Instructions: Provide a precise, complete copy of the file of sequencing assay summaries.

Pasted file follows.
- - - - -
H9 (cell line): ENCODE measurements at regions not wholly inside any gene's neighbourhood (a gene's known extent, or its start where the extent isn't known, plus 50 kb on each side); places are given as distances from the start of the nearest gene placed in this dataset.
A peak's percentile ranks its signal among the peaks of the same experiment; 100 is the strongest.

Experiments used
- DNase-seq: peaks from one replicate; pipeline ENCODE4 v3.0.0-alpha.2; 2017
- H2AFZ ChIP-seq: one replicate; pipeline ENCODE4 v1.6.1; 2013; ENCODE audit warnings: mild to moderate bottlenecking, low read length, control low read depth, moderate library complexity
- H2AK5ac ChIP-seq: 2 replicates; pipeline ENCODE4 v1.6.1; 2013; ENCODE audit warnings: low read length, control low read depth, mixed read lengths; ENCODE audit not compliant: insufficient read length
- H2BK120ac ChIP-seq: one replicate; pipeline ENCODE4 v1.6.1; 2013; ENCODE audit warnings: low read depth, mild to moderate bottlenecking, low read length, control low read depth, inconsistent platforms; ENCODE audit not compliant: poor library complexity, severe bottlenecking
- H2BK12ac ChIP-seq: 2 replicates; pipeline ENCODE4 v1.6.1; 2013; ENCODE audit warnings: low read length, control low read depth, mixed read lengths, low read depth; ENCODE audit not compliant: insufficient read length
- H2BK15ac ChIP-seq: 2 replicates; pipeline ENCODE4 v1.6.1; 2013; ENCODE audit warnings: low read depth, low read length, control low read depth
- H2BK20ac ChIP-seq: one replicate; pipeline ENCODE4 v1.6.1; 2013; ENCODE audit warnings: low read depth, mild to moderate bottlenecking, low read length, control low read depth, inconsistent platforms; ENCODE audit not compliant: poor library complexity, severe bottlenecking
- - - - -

H9 (cell line): ENCODE measurements at regions not wholly inside any gene's neighbourhood (a gene's known extent, or its start where the extent isn't known, plus 50 kb on each side); places are given as distances from the start of the nearest gene placed in this dataset.
A peak's percentile ranks its signal among the peaks of the same experiment; 100 is the strongest.

Experiments used
- DNase-seq: peaks from one replicate; pipeline ENCODE4 v3.0.0-alpha.2; 2017
- H2AFZ ChIP-seq: one replicate; pipeline ENCODE4 v1.6.1; 2013; ENCODE audit warnings: mild to moderate bottlenecking, low read length, control low read depth, moderate library complexity
- H2AK5ac ChIP-seq: 2 replicates; pipeline ENCODE4 v1.6.1; 2013; ENCODE audit warnings: low read length, control low read depth, mixed read lengths; ENCODE audit not compliant: insufficient read length
- H2BK120ac ChIP-seq: one replicate; pipeline ENCODE4 v1.6.1; 2013; ENCODE audit warnings: low read depth, mild to moderate bottlenecking, low read length, control low read depth, inconsistent platforms; ENCODE audit not compliant: poor library complexity, severe bottlenecking
- H2BK12ac ChIP-seq: 2 replicates; pipeline ENCODE4 v1.6.1; 2013; ENCODE audit warnings: low read length, control low read depth, mixed read lengths, low read depth; ENCODE audit not compliant: insufficient read length
- H2BK15ac ChIP-seq: 2 replicates; pipeline ENCODE4 v1.6.1; 2013; ENCODE audit warnings: low read depth, low read length, control low read depth
- H2BK20ac ChIP-seq: one replicate; pipeline ENCODE4 v1.6.1; 2013; ENCODE audit warnings: low read depth, mild to moderate bottlenecking, low read length, control low read depth, inconsistent platforms; ENCODE audit not compliant: poor library complexity, severe bottlenecking